They kept their promise, and when Jericho was taken, she and her household escaped. Rahab is unusual in that she recognised the action of God, and put her faith in him while the rest of Jericho followed the Canaanite religion. She is listed in Hebrews 11 as one of the heroines of the faith.
RUTH (the book of Ruth)
Ruth, as a young Moabite widow, made a radical recision to commit her life to her mother-in-law Naomi, and to Naomi’s God. They travelled together from Moab Bethlehem where Ruth worked in fields belonging to Boaz, as it was harvest time. Together Naomi and Ruth plotted a dangerous mission whereby, in middle of the night, Ruth would approach Boaz with a view to marriage. He agreed to make arrangements and Ruth, after their marriage, bore a son Obed, the father of Jesse, father of David. The women of Bethlehem blesssed this child born to Naomi and Ruth, and put him in the line of Tamar and Rahab.
BATHSHEBA (2 Samuel 11-12; 1 Kings1:11-37; 2:12-25)
Bathsheba was seen by David as she bathed on her rooftop and he, as king, seduced her and arranged for her husband Uriah to be killed in battle. Her first son died, but her second son Solomon lived. When the kingdom was in chaos she interceded to David on Solomon’s behalf so that he became king.
Members of the study group may enter into dialogue with these women’s stories by asking such questions as:
Which of these women would I like to meet?
What would I ask her?
What would she ask me?
An Advent celebration
Last year a group of us met together in a home for an Advent worship celebration of these women. We gathered in a semicircle around a large purple and gold banner of the Ruth tree.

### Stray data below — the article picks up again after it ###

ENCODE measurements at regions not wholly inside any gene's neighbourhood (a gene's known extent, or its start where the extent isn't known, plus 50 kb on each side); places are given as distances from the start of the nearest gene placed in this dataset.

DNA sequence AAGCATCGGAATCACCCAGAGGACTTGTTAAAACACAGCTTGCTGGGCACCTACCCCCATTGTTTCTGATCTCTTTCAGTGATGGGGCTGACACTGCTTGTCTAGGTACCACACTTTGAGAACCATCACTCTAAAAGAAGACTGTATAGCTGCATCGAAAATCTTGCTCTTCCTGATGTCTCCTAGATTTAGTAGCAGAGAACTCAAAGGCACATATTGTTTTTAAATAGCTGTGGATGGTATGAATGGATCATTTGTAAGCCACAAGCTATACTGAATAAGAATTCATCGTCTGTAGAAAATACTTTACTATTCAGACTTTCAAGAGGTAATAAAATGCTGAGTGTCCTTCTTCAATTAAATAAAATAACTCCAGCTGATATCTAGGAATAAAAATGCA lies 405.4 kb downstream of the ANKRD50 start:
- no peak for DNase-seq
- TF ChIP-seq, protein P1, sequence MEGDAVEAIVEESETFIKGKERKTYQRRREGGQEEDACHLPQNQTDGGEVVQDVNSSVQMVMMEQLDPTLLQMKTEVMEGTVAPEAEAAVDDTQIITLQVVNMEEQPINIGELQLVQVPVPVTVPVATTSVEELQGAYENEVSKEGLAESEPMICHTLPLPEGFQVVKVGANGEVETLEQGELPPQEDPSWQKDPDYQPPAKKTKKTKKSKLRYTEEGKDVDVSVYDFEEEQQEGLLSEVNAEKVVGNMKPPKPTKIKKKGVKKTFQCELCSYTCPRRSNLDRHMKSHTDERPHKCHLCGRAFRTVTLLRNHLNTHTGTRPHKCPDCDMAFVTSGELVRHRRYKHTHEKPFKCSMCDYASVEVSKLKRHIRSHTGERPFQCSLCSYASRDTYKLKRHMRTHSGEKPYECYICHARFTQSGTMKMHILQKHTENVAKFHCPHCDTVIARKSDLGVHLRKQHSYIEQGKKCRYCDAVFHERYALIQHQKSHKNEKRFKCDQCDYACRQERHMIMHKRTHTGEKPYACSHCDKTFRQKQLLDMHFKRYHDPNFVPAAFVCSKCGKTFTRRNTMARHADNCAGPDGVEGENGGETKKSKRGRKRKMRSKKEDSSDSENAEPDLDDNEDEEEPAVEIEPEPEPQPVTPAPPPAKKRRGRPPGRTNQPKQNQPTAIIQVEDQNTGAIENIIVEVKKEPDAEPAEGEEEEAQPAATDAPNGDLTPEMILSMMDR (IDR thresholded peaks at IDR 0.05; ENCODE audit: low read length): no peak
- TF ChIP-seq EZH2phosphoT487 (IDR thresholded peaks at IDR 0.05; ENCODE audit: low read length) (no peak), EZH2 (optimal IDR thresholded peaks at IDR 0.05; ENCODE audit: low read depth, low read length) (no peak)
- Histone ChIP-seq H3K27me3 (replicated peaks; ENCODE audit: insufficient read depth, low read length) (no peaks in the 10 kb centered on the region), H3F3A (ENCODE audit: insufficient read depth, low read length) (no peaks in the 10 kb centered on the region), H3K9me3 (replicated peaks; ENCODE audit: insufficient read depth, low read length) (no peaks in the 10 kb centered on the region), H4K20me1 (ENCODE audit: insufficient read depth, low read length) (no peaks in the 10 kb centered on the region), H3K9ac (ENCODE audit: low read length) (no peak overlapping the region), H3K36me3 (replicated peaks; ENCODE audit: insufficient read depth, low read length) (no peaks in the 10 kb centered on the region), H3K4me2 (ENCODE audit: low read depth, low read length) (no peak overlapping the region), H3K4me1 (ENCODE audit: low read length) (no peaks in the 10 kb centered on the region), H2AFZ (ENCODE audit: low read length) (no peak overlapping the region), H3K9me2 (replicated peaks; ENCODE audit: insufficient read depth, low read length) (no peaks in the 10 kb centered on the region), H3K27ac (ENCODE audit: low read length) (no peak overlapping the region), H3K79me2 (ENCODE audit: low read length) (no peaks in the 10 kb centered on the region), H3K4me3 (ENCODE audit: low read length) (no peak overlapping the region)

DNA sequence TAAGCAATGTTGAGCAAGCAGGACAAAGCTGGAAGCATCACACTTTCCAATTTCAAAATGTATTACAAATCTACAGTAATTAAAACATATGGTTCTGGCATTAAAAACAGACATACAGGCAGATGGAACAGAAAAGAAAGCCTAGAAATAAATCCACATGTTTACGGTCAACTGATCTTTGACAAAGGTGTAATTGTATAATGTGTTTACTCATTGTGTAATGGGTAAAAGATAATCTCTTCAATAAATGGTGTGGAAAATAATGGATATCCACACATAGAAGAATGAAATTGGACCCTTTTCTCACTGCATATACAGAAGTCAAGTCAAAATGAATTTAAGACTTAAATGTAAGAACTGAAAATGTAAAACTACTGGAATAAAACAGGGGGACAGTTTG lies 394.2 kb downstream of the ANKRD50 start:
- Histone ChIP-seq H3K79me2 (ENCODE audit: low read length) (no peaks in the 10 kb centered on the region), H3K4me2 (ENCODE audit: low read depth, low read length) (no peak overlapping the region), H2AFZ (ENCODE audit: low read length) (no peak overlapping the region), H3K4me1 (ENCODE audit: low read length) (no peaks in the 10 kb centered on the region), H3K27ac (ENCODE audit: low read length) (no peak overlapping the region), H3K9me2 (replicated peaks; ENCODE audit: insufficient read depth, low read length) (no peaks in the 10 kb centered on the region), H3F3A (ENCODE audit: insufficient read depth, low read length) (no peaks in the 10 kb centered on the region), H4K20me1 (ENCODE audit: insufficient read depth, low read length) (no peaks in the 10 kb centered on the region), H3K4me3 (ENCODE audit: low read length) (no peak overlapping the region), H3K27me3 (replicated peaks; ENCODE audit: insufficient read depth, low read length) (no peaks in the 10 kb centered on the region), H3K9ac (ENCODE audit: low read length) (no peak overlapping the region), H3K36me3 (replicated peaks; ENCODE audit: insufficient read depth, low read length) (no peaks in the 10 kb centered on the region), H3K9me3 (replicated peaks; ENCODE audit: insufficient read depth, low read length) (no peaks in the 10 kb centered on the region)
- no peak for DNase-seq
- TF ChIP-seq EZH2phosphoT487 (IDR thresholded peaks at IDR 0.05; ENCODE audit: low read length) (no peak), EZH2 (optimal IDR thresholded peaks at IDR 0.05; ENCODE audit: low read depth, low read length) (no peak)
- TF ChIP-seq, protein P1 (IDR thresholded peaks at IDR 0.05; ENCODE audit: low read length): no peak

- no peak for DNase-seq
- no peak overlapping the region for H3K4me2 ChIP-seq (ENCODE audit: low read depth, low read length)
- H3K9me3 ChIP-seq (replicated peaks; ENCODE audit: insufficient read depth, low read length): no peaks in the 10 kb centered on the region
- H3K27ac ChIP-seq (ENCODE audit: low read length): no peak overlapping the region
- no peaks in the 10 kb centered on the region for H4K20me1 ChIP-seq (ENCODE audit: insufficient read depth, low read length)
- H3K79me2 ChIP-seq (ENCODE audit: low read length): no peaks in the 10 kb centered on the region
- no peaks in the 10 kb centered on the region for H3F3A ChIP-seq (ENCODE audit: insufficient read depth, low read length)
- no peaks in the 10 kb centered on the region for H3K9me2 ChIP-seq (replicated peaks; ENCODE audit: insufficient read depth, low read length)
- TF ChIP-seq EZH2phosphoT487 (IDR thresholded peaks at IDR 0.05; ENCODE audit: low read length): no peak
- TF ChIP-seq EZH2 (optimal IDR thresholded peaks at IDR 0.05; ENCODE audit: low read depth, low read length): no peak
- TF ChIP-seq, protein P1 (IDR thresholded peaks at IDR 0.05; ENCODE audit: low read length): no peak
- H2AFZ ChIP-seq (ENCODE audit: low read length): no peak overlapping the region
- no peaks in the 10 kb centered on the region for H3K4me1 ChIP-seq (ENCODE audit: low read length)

In front of the banner was a bare, gold-frosted tree on which we hung symbols of these women for each of the Sundays of Advent: signet rings for Tamar; red cords for Rahab; bundles of wheat for Ruth; gold crowns for Bathsheba; plus roses for Mary and a star for the Messiah.
On a separate table we had six purple candles, a loaf of bread and a chalice of wine. One by one, different women told the stories of the women of the Ruth tree and lit a candle for each of them. We then prayed a prayer of affirmation together (adapted from a prayer in No Longer Strangers, page 41). We reflected on the story of Mary— how she had been open to receive the gift of the Spirit, and how she had given of herself in the Messiah’s story, and lit her candle. We shared our own experiences of receiving in the past year, and affirmed for each other what we had to offer to the world in the new advent, and lit our own (sixth) candle. We then broke bread and shared wine together, and passed the peace. The whole evening concluded with a celebratory supper.
The Ruth tree could also be used in a week-by-week celebration during Advent. Each week the story of one of the women could be told, her symbol added to the tree and her candle lit. Mary would be added during Christmas week. Thus the place of these women in the line of the Messiah would be no longer hidden or regarded as a curiosity, but open and celebrated.
To pursue the argument about why Matthew included four women in the genealogy, read Raymond Brown, The Birth of the Messiah, and for a marvellous account of Ruth’s story and a womens perspective on the Old Testament, see Phyllis Trible, God, and the Rhetoric of Sexuality. For some excellent prayers and other worship resources see No Longer Strangers, published jointly by the World Council of Churches, Y.W.C.A., Lutheran World Federation and World Student Christian Federation.